U.S. lawmakers sponsor bill to monitor delivery of U.S. arms sales to Taiwan
Taipei, July 2 (CNA) Two members of the United States House of Representatives have introduced a bill to Congress that seeks to track and expedite deliveries of U.S. arms sales to Taiwan, amid growing tensions between Taipei and Beijing.
The bill dubbed as the Arms Exports Delivery Solutions Act was introduced on June 30 by Republican lawmakers Young Kim, a member of the House Foreign Affairs Committee, and Michael McCaul, that committee's ranking member.
The bill seeks to ensure that "defense equipment already purchased from the U.S. by Taiwan and other allies in the [Indo-Pacific] region are tracked and delivered as efficiently as possible as the Chinese Communist Party eyes further aggression," Kim said in a press statement the same day.
"Delayed deliveries of Congressionally-approved sales to Taiwan are undermining our ability to deter an attack from China," McCaul said. "This is incredibly concerning as China ramps up its belligerence towards Taiwan."
Beijing says it wants to unify Taiwan through peaceful means, though it has not denounced the use of force to achieve its goal.
In the past few years, it has stepped up economic, political and military pressure on Taipei as it sees Taiwan's independence-leaning ruling party as not only refusing to accept the concept of "one China" each to its own interpretation, which the previous Taiwanese government had accepted, but both Taipei and Washington taking actions it thinks are attempts to change the status quo.
In response, Chinese military aircraft have flown into international airspace that Taiwan considers its air defense identification zone, actions seen by the U.S. and Taiwan as provocative. As a result, some U.S. lawmakers have argued weapons sales and deliveries to Taiwan should be prioritized.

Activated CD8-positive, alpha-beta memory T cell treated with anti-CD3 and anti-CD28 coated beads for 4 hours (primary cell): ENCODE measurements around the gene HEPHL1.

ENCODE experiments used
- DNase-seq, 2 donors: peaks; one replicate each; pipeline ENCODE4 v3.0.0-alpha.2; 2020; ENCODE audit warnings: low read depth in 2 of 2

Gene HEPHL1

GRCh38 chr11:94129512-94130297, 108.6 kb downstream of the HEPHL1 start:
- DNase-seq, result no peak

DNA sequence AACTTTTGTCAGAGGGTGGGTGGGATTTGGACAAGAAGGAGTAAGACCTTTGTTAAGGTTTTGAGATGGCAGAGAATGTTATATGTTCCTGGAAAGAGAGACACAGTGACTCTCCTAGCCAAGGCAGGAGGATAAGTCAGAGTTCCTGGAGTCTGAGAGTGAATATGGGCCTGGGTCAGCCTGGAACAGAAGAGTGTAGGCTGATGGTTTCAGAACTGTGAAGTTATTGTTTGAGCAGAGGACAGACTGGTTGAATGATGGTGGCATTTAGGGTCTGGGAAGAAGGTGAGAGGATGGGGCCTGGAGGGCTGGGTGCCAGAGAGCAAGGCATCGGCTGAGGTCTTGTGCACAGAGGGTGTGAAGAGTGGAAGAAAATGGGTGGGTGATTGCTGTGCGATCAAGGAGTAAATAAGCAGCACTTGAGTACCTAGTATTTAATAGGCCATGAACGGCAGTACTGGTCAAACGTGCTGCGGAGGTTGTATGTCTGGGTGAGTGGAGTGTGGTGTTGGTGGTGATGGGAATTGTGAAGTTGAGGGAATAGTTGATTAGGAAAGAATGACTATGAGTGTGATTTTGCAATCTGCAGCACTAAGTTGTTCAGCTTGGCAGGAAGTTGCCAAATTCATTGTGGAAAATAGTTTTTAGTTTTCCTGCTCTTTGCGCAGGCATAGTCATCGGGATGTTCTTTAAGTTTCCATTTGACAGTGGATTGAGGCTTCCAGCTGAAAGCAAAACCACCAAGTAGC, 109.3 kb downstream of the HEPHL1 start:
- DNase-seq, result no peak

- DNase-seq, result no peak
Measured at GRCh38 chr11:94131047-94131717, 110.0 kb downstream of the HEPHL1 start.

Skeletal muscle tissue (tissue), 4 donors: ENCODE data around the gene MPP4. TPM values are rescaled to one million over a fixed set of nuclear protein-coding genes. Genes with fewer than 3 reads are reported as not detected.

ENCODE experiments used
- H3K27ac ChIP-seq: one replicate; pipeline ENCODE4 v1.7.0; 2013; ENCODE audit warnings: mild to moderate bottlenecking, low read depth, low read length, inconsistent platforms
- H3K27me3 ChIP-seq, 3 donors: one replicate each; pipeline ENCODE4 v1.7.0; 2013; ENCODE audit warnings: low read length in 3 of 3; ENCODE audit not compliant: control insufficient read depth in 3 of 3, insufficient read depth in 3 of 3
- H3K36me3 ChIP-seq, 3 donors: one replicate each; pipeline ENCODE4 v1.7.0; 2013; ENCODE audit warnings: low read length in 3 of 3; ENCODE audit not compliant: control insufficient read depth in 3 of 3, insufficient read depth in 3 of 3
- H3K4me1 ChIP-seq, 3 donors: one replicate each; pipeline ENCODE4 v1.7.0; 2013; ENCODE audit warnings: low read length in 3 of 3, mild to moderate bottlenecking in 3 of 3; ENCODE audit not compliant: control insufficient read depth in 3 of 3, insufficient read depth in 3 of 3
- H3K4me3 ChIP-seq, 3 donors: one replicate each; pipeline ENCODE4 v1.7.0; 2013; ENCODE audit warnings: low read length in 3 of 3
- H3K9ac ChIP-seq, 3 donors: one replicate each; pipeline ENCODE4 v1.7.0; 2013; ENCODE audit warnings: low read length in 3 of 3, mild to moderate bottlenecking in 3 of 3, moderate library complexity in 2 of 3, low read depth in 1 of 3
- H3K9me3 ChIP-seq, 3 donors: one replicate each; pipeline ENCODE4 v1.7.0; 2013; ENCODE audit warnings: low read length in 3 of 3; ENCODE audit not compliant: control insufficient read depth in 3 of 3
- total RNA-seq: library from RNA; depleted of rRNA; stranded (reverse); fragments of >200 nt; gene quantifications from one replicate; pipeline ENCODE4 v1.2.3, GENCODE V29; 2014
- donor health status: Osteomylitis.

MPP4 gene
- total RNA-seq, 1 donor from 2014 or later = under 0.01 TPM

The bill would require President Joe Biden's government to submit a report to Congress before March 1, 2023, listing the approved sales of U.S. defense articles or services worth US$25 million to Taiwan, Japan, South Korea, Australia and New Zealand that have not been fully delivered.
Under the bill, the report should provide reasons regarding any changes or delays on the part of the U.S. in its transfer of the approved defense items while outlining possible measures the U.S can take with Congress' authorization to provide "interim capabilities or solutions" to its partners subject to such delays.
The report should also provide a description of "the actions the United States is taking to expedite deliveries of defense articles and services to Taiwan," the bill said.
It expressed that prioritizing the defense needs of U.S. allies and partners is "a national security priority" and that the United States' sustained defense support to its key partners benefits both American nationals and international trade.
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